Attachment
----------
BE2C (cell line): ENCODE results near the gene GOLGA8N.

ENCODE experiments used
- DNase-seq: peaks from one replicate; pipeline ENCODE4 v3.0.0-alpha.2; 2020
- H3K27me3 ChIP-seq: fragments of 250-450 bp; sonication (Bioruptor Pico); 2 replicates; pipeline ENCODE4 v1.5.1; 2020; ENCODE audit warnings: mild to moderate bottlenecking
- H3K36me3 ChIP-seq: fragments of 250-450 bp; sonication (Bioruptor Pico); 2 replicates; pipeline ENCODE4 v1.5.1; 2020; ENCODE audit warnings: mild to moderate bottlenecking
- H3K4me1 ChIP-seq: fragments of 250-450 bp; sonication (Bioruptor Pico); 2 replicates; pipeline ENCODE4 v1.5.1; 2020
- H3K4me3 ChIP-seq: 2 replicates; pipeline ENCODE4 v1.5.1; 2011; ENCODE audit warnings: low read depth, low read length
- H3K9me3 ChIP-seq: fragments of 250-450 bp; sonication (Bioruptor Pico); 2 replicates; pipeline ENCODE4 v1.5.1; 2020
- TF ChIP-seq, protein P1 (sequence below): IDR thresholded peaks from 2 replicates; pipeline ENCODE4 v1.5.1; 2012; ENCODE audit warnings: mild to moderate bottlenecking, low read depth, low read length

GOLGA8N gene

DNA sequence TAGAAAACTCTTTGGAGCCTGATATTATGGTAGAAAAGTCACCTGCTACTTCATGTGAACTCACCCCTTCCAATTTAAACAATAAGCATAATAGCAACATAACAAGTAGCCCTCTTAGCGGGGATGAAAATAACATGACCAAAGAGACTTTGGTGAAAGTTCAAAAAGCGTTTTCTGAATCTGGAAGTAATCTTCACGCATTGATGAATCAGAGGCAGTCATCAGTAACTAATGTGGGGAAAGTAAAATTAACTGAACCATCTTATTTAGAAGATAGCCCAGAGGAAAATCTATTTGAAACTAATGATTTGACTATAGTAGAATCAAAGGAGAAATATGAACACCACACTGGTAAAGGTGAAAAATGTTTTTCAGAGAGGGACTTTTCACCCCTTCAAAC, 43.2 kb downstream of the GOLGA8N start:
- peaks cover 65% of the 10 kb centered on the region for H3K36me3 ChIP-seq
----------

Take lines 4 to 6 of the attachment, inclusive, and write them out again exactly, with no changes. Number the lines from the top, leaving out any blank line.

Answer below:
- H3K27me3 ChIP-seq: fragments of 250-450 bp; sonication (Bioruptor Pico); 2 replicates; pipeline ENCODE4 v1.5.1; 2020; ENCODE audit warnings: mild to moderate bottlenecking
- H3K36me3 ChIP-seq: fragments of 250-450 bp; sonication (Bioruptor Pico); 2 replicates; pipeline ENCODE4 v1.5.1; 2020; ENCODE audit warnings: mild to moderate bottlenecking
- H3K4me1 ChIP-seq: fragments of 250-450 bp; sonication (Bioruptor Pico); 2 replicates; pipeline ENCODE4 v1.5.1; 2020